Articles

Why Special Education?

I am taking Special Education Part 1 for three reasons. Here, I will explain and dissect each of them accordingly.

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  1. A Yearning for Learning

As an educator, my top priority is the learning of my students. I feel that I am an energetic, passionate and patient teacher who strives to connect with and nurture each and every student in my classroom. At the same time, I too yearn to learn; hence I am taking this course! Special Education Part 1 is my first Additional Qualification course and after 10 years in the teaching profession, I think it is long over do. Ongoing professional development is key to a successful teaching career and Spec Ed Part 1 seemed like the natural choice. Early in my teaching career, I had the opportunity to take on a whole school responsibility as Gifted and Talented Coordinator at an inner city London, England secondary school. Although this experience was amazing and I was able to expand my skill set, I realized after that I needed to focus on the other side of the special needs spectrum just as much. By taking this course, I hope to learn more about IEPs, how they are created and what factors go into their development and implementation. I also want to learn about the IPRC process and how I can better identify exceptional students. Expanding my current knowledge on specific learning disabilities and disorders is always top priority as I feel this will enable me to better accommodate my pupils.

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  1. Beefing Up My Teacher Toolkit

Ultimately, by taking this course, I really hope to add to my ever-expanding teacher toolkit. We live in a time of ultimate inclusion and never has there been such an environment of tolerance and acceptance (thank goodness!). Through this course, I hope to further broaden my understanding of differentiation and inclusion, learn better ways to accommodate all learning styles and most of all, appreciate the wide range of diverse learners out there! As I have previously mentioned, I like to focus on the ‘whole child’ and beefing up my teacher toolkit will only boost my confidence in catering to all of a child’s learning and personal needs. I would also like to gain some experience and knowledge in dealing with parents of special needs students. I have had experience with this in the past, but feel like I could do with some new tips and tricks.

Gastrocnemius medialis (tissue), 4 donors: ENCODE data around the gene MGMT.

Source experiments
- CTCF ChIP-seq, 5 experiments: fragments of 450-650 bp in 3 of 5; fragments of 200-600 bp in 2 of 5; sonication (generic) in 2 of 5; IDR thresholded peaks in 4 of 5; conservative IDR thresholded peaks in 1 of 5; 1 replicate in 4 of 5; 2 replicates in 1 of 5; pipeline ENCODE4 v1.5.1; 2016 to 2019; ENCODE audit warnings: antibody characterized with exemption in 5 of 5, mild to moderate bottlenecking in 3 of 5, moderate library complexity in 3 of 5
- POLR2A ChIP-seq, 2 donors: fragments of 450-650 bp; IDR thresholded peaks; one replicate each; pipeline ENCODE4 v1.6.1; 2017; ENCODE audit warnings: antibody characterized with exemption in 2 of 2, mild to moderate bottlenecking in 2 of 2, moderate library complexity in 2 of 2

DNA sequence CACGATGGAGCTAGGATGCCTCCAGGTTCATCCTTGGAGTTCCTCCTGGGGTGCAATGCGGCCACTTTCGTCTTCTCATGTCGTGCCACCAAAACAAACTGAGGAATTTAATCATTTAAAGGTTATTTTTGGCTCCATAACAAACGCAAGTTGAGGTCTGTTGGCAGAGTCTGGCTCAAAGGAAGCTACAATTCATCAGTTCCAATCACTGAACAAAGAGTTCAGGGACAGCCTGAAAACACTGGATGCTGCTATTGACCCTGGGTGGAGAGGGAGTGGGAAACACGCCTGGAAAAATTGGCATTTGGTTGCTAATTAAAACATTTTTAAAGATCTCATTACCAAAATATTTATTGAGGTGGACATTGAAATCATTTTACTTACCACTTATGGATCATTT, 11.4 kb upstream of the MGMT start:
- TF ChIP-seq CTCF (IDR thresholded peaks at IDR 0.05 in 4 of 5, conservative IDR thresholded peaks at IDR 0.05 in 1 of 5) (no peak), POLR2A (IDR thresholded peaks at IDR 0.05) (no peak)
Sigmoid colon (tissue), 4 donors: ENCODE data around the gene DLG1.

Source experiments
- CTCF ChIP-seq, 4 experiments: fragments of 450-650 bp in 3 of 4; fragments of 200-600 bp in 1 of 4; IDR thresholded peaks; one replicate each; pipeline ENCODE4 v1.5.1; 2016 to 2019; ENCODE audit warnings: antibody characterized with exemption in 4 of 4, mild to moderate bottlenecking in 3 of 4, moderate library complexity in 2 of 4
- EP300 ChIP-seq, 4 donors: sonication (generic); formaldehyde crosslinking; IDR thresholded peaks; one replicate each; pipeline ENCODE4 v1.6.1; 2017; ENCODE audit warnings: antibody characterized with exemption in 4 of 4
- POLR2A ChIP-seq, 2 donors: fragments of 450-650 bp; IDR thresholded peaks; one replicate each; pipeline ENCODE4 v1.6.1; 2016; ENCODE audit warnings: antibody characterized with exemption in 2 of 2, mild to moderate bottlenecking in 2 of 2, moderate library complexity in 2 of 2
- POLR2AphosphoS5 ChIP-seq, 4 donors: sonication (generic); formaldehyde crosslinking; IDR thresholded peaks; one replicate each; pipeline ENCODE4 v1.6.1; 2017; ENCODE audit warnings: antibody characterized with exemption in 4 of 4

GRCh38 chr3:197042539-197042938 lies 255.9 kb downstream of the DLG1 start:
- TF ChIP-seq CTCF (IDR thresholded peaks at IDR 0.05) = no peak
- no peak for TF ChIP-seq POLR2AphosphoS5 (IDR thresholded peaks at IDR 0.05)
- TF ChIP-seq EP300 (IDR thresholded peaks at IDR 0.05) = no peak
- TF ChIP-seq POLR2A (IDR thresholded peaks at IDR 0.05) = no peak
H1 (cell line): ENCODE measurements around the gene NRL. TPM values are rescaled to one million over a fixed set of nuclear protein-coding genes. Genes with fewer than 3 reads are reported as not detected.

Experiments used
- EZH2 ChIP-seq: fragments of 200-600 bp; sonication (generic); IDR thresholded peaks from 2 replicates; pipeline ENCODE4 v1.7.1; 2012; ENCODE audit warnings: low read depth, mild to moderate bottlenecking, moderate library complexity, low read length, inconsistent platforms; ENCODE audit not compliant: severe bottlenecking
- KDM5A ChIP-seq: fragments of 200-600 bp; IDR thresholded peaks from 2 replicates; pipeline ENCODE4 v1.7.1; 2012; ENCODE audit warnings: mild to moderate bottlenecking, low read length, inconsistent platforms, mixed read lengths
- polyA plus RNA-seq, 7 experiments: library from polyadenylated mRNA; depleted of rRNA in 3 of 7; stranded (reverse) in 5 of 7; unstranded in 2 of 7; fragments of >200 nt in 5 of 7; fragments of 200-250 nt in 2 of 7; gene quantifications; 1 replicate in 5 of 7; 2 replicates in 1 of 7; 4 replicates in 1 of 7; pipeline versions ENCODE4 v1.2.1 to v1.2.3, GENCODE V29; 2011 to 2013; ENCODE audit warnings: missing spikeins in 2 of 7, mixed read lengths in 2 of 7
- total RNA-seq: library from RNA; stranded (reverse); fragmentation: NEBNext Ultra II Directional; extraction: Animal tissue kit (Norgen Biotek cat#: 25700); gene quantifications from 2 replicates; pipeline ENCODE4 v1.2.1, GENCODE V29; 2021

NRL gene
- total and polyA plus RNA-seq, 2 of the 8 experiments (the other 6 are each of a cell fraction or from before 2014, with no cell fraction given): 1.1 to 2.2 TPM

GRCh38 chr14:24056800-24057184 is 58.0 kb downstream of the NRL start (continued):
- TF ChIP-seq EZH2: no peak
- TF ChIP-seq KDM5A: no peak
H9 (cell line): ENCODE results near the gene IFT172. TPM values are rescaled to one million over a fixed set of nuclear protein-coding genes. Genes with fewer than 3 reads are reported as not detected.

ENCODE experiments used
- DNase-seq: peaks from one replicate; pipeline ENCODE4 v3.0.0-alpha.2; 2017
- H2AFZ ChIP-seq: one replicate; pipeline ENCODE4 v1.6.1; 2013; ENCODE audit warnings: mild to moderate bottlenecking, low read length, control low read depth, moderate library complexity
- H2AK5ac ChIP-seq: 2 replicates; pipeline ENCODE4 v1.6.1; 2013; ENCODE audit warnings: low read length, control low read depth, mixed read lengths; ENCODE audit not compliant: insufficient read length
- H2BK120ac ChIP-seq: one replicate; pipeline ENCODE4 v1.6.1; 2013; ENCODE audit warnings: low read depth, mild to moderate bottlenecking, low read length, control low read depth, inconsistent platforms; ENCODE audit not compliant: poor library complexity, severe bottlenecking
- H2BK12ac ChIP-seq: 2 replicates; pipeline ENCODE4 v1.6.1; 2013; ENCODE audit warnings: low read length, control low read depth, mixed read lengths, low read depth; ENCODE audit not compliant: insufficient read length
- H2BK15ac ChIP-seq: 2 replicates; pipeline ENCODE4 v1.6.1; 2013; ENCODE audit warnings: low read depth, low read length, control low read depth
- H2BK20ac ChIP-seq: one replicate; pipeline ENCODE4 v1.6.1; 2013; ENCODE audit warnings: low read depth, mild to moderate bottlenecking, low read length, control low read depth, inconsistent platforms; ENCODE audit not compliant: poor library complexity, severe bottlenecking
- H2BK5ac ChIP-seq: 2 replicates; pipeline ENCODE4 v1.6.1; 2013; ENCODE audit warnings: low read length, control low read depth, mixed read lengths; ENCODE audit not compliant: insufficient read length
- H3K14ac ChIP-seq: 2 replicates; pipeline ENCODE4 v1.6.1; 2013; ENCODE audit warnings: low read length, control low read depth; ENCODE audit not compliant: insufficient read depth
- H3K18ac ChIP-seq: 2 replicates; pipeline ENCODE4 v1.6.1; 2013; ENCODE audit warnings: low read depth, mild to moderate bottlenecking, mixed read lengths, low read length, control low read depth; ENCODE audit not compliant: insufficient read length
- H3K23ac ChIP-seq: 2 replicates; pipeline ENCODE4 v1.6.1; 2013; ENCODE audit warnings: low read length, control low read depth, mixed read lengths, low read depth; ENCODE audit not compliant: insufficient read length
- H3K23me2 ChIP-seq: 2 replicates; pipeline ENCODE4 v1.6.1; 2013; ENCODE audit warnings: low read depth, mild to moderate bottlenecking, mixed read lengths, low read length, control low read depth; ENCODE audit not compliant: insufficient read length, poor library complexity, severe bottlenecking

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  1. Becoming an Advocate

Lastly and most importantly, I want to become an advocate for students with exceptional abilities, no matter where they fall on the spectrum. I often tell my students and my own children to be their own advocate, which is easy enough, but having educators advocating on behalf of students with special needs is so crucial as well. Every student deserves our best and I want to speak up on behalf of those most vulnerable and those who at least find it difficult to speak for themselves. I also want to share best practices with my colleagues, fellow parents and other education professionals as I believe that learning new skills are sometimes only as valuable as executing and sharing them with others.

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